History of science: is it possible to be pop without being whig?
Author: Juan Meléndez.
Date of publication: 20 January 2015.
Juan Meléndez, is Senior Associate Professor at the department of Physics of the University Carlos III of Madrid, where he has more than 20 years of experience professor. He studied Theoretical Physics at the University of Salamanca and did his thesis PhD, on superlattice lasers and quantum wells, at the Centro Nacional de Microelectrónica - CSIC (1993). He belongs to the laboratory Infrared Lab (LIR-Infrared Lab) of the Carlos III University, where he researches on hyperspectral imaging and applications of infrared thermography to non-invasive analysis. Interested in the scientific knowledge dissemination , he has recently published the book "From Thales to Newton: Science for Smart People" and is the author of the blog detalesanewton.wordpress.com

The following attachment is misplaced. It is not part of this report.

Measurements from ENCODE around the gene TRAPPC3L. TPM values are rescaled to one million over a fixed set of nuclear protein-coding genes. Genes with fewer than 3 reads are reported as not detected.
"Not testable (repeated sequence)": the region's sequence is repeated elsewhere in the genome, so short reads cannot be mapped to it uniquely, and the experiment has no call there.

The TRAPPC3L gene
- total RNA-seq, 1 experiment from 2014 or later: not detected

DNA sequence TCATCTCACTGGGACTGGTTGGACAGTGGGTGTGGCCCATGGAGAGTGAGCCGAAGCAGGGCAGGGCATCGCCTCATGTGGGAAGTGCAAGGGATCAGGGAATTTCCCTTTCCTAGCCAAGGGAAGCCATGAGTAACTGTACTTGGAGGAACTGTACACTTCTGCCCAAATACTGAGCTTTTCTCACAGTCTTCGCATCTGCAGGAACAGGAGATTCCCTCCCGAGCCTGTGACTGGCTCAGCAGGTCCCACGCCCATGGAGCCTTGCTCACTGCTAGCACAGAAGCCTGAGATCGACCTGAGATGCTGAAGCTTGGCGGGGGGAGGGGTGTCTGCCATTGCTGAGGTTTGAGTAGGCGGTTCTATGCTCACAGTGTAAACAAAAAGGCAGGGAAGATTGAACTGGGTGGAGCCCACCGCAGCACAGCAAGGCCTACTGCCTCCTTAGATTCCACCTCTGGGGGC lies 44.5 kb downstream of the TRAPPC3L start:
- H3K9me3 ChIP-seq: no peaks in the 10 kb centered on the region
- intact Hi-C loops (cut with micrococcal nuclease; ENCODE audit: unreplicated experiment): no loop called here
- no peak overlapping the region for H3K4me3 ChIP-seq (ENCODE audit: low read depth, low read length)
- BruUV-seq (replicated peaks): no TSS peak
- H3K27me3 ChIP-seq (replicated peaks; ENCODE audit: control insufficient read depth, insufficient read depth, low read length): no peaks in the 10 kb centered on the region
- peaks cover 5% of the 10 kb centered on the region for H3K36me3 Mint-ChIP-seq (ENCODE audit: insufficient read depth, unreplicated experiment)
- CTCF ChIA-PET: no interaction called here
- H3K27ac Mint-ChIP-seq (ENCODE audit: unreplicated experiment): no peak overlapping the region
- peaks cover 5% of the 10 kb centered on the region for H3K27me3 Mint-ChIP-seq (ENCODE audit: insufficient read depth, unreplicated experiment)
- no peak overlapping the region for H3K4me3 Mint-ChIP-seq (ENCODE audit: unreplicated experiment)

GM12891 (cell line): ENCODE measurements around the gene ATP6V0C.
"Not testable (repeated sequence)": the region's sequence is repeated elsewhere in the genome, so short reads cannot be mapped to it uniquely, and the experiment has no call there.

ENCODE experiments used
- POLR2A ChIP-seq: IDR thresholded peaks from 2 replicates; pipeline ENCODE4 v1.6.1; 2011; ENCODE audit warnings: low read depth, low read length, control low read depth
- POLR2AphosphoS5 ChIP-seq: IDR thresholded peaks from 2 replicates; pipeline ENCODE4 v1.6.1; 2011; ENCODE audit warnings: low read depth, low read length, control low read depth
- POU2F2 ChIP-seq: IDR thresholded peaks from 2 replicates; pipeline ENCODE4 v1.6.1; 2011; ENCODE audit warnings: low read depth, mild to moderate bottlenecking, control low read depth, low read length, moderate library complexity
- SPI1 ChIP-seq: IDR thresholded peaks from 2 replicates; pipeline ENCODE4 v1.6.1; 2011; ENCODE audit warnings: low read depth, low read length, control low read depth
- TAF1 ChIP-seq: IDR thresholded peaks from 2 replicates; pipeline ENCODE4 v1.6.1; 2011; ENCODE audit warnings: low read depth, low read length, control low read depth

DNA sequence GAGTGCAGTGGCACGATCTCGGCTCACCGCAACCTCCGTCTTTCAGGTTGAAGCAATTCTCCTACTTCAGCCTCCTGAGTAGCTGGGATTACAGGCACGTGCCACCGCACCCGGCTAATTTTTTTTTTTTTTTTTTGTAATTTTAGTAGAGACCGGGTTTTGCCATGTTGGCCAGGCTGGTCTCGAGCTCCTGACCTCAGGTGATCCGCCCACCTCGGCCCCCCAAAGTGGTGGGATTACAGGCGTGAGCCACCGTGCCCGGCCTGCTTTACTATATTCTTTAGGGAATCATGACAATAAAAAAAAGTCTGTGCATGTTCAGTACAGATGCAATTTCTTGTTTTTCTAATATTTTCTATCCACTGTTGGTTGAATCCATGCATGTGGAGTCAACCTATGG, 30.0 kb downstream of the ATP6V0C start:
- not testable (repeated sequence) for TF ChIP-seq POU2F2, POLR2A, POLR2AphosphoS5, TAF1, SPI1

summaryThe history of science, as an academic discipline , has undergone a tremendous evolution in the 20th century. Authors such as Duhem, Koyré or Kuhn have long since overcome the old inductivist historiography that painted a linear progress from the "dark ages" and anachronistically judged past theories in terms of current ones. However, this "whig history", as Sir Herbert Butterfield christened it, still prevails in the books of knowledge dissemination, sometimes turned into a tale of good guys and bad guys. This popular image distorts, in particular, the perception of the relationship between science and faith. It is therefore appropriate to ask whether it is possible to have a history of science that is popular and at the same time up to the standards of contemporary historiography.